The distribution of precipitation variance is examined with a power spectrum of the daily PC1 during 1 October–30 April 1998–2008. The following methodology is used: 1) the mean, linear trend, and annual cycle are removed from the PC1 time series during each season; 2) the resulting time series is tapered with a split cosine bell function (5% at each end); 3) fast Fourier transform (FFT) is used to obtain raw spectral estimates for each season; 4) the raw spectral estimates are smoothed with a running average of length L = 3 raw spectral estimates; 5) the spectra computed for each season are normalized by the seasonal variance and averaged to obtain a 10-yr ensemble mean; and 6) the degrees of freedom are estimated initially as 60 [(2 for every raw spectral estimate) × (3 for smoothing the raw spectrum) × (10 for ensemble average)]. The actual degrees of freedom are reduced to 52.38 because of the tapering of the time series [see Madden and Julian (1971) for further details]. The red-noise background spectrum and 95% significance level are computed following the methodology of Mitchell (1966).

Statistical properties of precipitation are further studied in the following way. Because of the skewness in precipitation, parameters of frequency distributions are estimated and compared among the six datasets. Gamma frequency distributions are fitted to daily precipitation following the maximum likelihood approach (Wilks 2006). The fitting is done on the entire sample (1 November–31 March 1998–2008) of daily precipitation values Pi (zero values excluded). Next, the sample statistic D is computed as follows:
e1
Then the shape α and scale β parameters are estimated by the polynomial approximations:
e2
e3
e4
The gamma distribution is thus expressed as
e5
where P, α, and β > 0, and Γ(α) is the gamma function. To compute the cumulative distribution function, we first scale the precipitation by ξ = P/β and numerically integrate the incomplete gamma function F(α, ξ) [see Wilks (2006) for details].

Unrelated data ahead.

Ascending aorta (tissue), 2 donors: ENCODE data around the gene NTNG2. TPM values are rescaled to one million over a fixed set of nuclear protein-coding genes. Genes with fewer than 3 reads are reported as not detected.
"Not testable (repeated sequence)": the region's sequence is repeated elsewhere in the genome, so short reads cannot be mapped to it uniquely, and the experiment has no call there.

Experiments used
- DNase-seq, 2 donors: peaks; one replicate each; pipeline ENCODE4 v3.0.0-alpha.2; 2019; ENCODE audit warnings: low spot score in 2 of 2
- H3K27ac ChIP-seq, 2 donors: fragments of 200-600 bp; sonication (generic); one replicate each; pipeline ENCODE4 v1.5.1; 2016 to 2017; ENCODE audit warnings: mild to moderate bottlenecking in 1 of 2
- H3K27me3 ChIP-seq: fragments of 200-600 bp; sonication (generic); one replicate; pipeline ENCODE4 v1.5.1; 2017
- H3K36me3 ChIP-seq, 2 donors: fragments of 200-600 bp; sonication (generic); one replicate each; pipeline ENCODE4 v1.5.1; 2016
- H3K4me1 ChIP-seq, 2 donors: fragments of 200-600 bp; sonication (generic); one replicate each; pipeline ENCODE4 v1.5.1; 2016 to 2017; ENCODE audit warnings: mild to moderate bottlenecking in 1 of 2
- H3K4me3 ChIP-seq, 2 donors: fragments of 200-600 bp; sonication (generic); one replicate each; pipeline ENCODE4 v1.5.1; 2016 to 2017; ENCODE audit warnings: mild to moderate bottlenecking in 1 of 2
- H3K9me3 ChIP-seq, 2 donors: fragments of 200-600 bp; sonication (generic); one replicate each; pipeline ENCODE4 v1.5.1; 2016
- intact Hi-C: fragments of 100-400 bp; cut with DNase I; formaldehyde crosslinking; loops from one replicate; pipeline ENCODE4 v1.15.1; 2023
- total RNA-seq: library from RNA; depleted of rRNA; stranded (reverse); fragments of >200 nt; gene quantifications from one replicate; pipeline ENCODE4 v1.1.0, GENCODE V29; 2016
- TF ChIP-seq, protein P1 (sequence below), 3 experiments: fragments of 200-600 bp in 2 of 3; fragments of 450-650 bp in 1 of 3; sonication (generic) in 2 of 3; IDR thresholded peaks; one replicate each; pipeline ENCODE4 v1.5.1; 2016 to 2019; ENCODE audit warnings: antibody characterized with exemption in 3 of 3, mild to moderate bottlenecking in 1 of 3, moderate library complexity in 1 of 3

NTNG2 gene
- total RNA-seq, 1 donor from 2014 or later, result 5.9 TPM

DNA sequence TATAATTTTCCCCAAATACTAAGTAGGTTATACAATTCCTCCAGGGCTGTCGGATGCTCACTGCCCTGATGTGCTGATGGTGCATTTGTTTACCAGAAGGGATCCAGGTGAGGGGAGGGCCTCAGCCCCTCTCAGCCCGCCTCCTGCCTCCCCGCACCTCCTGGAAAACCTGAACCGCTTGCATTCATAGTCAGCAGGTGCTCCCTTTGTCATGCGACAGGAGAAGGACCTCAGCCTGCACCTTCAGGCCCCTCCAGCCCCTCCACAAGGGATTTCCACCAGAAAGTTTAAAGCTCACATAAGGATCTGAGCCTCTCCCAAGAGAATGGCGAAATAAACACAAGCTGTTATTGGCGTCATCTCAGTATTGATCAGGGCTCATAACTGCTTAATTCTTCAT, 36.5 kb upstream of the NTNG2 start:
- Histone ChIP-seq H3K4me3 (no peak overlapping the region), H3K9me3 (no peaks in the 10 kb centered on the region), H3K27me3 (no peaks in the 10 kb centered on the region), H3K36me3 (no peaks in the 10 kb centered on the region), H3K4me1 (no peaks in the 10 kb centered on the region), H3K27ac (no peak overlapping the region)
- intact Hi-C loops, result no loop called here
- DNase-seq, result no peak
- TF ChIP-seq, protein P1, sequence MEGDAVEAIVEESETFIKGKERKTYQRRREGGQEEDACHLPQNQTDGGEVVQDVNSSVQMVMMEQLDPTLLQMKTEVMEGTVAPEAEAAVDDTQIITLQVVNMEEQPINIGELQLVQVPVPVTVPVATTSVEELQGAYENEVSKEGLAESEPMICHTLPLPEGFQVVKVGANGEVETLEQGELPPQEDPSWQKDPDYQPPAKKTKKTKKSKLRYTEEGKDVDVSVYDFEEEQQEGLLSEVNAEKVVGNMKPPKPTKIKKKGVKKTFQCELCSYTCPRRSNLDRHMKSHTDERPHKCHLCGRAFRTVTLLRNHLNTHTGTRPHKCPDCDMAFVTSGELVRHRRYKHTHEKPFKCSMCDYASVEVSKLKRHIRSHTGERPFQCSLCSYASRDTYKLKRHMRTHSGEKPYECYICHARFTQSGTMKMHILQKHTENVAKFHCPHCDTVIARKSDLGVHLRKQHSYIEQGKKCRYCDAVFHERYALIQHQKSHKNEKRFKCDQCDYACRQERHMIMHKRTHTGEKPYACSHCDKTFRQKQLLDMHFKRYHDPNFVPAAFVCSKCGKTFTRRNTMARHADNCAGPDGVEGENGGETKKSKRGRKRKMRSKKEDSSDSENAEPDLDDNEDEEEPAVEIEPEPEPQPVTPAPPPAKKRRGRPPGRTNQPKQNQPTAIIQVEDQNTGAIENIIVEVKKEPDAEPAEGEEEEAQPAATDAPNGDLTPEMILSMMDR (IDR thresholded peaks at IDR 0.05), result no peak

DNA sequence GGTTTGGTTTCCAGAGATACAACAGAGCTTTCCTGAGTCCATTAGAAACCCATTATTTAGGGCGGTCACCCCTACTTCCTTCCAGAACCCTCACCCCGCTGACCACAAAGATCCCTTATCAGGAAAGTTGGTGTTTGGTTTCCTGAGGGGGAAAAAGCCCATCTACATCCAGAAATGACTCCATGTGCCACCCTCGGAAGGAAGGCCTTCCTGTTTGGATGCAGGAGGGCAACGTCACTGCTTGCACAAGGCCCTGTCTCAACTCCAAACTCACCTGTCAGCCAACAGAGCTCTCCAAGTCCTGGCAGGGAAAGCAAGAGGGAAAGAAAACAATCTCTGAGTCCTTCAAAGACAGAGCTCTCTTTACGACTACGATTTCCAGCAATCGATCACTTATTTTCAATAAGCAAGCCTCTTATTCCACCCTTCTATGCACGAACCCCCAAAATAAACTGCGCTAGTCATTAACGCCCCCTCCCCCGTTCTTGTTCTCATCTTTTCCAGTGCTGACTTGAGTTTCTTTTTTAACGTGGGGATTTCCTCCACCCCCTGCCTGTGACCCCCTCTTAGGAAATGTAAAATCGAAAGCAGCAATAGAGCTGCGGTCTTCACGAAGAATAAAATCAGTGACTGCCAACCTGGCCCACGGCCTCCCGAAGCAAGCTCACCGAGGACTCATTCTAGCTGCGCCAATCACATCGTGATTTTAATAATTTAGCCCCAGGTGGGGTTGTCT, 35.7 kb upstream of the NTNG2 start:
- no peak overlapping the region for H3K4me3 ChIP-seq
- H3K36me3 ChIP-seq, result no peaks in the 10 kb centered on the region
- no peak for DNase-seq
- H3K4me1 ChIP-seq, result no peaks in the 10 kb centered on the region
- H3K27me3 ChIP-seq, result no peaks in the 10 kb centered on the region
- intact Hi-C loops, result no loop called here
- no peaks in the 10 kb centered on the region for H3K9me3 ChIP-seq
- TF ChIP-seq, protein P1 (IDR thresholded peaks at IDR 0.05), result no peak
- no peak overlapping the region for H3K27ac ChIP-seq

Small values of the shape parameter α indicate that the distribution is strongly skewed to small precipitation values (i.e., skewed to the left), whereas large values of α indicate that the distribution tends to approximate the form of Gaussian distributions. The scale parameter β represents the “stretch” or “squeeze” in the gamma density function to the right or left (Wilks 2006). Examples of α and β estimated over several precipitation regimes are discussed in Jones et al. (2004) (see their Fig. 3).

4. Comparison between PSD and CPC-uni with 1° lat/lon grid spacing

It is instructive to begin by first considering the issue of precipitation sampling from surface stations in South America. While the total number of stations shows a positive trend over the past three decades, this aspect is in fact more complicated. Stations can be frequently deactivated after a few years of operation, while new stations are brought online. The variable temporal record of precipitation is clearly reflected in the spatial density of surface stations in South America (Liebmann and Allured 2005).

A comparison between PSD and CPC-uni is made since gridded precipitation in these datasets is derived exclusively from surface stations. The comparison is performed at 1° lat/lon grid spacing, such that the CPC-uni data are transformed to the PSD grid. It is important to note that PSD and CPC-uni have distinct gridding methods. The CPC-uni is based on optimal interpolation method and, therefore, the quality of interpolated values depends on the spatial density of stations (Chen et al. 2008). The PSD is based on averaging precipitation from stations within specified distances from grid points; if no stations are present, missing values are assigned.

Figures 1 (top, middle) respectively show the mean annual precipitation and percentage of available observations in the PSD data. Grid points with fewer than 70% of observations are masked. The sampling clearly shows some geographical boundaries. For instance, adequate number of observations (≥90%) is seen over Brazil, although it is still quite deficient over the Amazon. In addition, surface stations are very sparse over the Andes and northern parts of South America. Sampling becomes even more critical in previous decades, when the density of stations over the SAMS region was low. For comparison, Fig. 1 (bottom) shows the mean annual precipitation from CPC-uni data regridded to the same 1° lat/lon of the PSD data. While the spatial patterns of mean precipitation from both datasets are comparable, differences in intensity are noticeable especially over the northwestern parts of South America.

Fig. 1.
Fig. 1.